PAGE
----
This is perplexing my mind...
This is perplexing my mind...
Probably so that they can blow bubbles .....
The answer is related to thefact that the question is flawed.. some can sniff, others smell more passively, not drawing water over the nostrils to smell. There are even fish with inflow and outflow nostrils.
Something does smell fishy about this question.....
I guess Ankhanu is right - perhaps some fish have use for their nostrils, but even the great white shark has nostrils and gills.
Probably the nostrils are used as sensors, as fish have a great sense of smell under water.
Sharks may not have to sniff... and if they do, I don't think their prey would want them to.
I don't see it as too mysterious really. Any part of any body that is designed to sense something would ideally have a clear line to the thing it's supposed to sense. Nostrils provide our brain with that small safe opening to the outside world of smells, whether in the open air or underwater.
What I meant was they don't sniff like dogs or catch colds...
I know they can SMELL, but that is more like a radar.
Our nostrils aren't just for sniffing though, they're the opening in the body which allows access for the odorous molecules we detect in our sense of smell...exactly the same use for most fish even if they never actually sniff, sneeze, or blow their noses
I think I would faint if one of my babies sneezed...I'd think they're having a heart attack!
...would definitely be a messy sneeze!
I guess it originates from a function that is lost during evolution.. similar as why men have nipples while they don't breastfeed ... honestly I don't know and don't wanna know
Not at all... it was the starting point in our nostil evolution, and they're fully functional. Nothing was lost in evolution, rather they've been refined through time.
Yeah, "sniffing" and sneezing don't happen, but, yeah, they're functional anatomy.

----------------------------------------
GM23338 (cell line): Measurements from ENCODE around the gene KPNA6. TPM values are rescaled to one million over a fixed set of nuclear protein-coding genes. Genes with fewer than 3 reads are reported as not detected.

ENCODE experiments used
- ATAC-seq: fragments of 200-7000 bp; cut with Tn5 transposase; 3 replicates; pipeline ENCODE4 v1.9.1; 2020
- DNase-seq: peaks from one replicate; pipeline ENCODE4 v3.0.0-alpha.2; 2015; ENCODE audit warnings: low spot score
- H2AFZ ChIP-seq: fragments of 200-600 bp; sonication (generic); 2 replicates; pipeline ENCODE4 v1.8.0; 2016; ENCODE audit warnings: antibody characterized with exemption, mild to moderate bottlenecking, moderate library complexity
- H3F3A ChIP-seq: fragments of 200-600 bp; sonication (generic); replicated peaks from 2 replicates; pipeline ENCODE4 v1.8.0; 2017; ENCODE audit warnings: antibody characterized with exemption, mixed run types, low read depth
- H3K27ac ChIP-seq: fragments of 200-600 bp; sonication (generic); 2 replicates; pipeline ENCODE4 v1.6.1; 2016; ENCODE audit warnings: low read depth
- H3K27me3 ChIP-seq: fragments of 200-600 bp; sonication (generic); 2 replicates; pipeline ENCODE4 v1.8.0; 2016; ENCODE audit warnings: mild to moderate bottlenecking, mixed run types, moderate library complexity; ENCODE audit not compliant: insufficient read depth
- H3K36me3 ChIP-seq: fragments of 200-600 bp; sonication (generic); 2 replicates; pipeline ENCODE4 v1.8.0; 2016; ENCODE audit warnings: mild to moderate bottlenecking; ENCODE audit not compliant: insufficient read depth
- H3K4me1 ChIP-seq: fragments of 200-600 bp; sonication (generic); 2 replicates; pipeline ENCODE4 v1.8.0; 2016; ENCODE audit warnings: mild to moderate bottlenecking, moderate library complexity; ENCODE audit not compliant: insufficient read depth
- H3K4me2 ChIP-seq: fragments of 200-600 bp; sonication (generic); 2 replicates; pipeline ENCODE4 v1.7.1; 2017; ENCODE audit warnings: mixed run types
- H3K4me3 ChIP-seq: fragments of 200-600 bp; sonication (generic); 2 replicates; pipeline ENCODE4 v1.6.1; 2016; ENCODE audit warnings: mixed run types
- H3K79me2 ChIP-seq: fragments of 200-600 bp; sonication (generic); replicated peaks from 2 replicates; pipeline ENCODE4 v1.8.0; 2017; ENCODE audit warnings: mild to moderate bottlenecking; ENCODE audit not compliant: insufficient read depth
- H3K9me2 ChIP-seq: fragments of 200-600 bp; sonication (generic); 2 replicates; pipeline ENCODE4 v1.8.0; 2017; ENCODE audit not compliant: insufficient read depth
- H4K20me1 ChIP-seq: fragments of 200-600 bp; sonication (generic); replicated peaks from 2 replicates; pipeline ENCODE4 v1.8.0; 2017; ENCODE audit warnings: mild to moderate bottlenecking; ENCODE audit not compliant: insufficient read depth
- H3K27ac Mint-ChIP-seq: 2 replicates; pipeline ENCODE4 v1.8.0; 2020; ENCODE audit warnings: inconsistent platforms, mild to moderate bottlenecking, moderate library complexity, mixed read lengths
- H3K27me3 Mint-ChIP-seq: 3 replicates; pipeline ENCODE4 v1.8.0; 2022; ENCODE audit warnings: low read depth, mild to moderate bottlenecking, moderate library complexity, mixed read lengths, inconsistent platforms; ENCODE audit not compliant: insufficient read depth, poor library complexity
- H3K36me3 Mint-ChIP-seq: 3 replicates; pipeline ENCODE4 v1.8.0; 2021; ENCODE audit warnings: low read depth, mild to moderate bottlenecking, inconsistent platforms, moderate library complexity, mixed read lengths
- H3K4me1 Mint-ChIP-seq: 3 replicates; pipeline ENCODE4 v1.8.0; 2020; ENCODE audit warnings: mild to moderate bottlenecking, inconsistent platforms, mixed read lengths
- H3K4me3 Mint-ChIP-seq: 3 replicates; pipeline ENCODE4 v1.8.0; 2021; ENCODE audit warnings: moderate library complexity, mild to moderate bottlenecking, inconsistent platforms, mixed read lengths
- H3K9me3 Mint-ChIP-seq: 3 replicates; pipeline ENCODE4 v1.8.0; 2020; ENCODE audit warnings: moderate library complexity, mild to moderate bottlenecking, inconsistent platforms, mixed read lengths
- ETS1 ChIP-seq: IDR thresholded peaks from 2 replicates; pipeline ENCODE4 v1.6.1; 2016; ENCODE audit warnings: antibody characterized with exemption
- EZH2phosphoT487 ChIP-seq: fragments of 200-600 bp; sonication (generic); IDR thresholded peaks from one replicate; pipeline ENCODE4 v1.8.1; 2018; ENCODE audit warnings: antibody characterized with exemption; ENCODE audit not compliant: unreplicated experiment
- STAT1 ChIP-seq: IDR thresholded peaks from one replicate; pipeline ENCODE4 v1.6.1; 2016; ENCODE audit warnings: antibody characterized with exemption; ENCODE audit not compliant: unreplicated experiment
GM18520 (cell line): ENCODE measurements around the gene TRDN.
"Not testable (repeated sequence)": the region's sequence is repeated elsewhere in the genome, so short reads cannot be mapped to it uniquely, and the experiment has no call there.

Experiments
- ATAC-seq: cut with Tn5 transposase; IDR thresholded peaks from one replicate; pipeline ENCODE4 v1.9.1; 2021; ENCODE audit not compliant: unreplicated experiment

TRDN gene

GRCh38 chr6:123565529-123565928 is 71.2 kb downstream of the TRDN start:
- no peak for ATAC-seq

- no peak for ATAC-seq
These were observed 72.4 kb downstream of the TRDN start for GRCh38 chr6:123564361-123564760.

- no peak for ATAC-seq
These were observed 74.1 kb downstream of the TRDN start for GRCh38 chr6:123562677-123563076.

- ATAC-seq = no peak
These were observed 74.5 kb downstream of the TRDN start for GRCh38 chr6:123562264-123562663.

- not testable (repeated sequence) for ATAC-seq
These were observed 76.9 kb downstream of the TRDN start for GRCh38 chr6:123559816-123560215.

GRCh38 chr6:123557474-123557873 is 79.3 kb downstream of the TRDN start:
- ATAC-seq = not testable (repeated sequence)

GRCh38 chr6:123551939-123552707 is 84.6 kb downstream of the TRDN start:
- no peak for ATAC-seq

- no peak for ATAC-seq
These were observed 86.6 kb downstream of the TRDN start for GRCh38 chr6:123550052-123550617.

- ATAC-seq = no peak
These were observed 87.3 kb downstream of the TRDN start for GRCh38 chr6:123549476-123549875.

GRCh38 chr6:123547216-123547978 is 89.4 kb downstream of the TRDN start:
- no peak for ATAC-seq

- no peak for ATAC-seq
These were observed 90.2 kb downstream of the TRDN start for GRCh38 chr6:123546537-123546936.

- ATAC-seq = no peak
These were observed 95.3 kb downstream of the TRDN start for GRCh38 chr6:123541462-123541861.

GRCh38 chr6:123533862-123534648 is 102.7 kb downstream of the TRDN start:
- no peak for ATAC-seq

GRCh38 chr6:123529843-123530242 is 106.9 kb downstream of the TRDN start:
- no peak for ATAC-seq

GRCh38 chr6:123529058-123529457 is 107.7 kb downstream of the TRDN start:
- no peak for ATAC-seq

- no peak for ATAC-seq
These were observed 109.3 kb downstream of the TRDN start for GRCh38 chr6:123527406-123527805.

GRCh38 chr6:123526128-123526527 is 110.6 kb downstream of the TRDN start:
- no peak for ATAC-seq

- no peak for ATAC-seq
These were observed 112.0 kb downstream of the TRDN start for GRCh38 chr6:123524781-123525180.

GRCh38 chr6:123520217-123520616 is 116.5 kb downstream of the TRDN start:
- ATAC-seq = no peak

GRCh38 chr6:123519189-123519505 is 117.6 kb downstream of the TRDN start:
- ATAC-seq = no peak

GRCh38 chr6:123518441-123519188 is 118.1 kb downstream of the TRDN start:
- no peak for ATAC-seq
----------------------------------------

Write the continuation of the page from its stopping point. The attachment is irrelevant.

Radar works by sending out pulses, then listening for the echoes...
What does a fish's sense of smell send out? And how does it echo?
You can pick your nose,
and you can pick your friends,
but you can't pick your friends nose.
This may not be true in the fish world. I doubt they can pick their own noses, they probably have to get a buddy to do that for them.
Nope; it's just in, over the olfactory sensors and out.
When I went to refine my memory of fish anatomy yesterday, I realized that in/out 4 nostrils is the norm rather than exception.
I guess they'd have to latch on and suck !
I meant in the sense that they can't just inhale and smell something; at least not in my brain since they only have gills and not lungs. I could be wrong, I'm no expert on fish noses, . I guess it's more of a "there is iron in the water, coming from over there" instead of "Oh hey, I smell iron. *sniff sniff* where's it coming from? *follows smell* Oh there it is!" like a radar - they sense the scent, and know it's there....I guess that's how salmon find their spawning grounds?...
There are three mechanisms that they use to move water through their nares:
.: passive, water moves through as they move forward.
.: ciliary action, tiny hairlike structures pump water through
.: water pumps, accessory organs pump water through
.: additionally, SOME rays or bottom dwelling sharks have the 2nd nostril opening into the mouth, drawing water through when they draw water over their gills
In all but the first, the fish is actively moving water through, just like we actively move air over our olfactory sensors, but it's not connected to breathing like ours. They can actively work to "sniff" if you will to home in on odours.
When I get home this weekend, I'll see if I can find my ichthyology text book (I'm in the process of moving) and provide some better clarity.
Buoyancy is regulated in a variety of ways, though it's generally needing to increase buoyancy, rather than decrease it like we have to with weights; they need to regulate so they don't sink.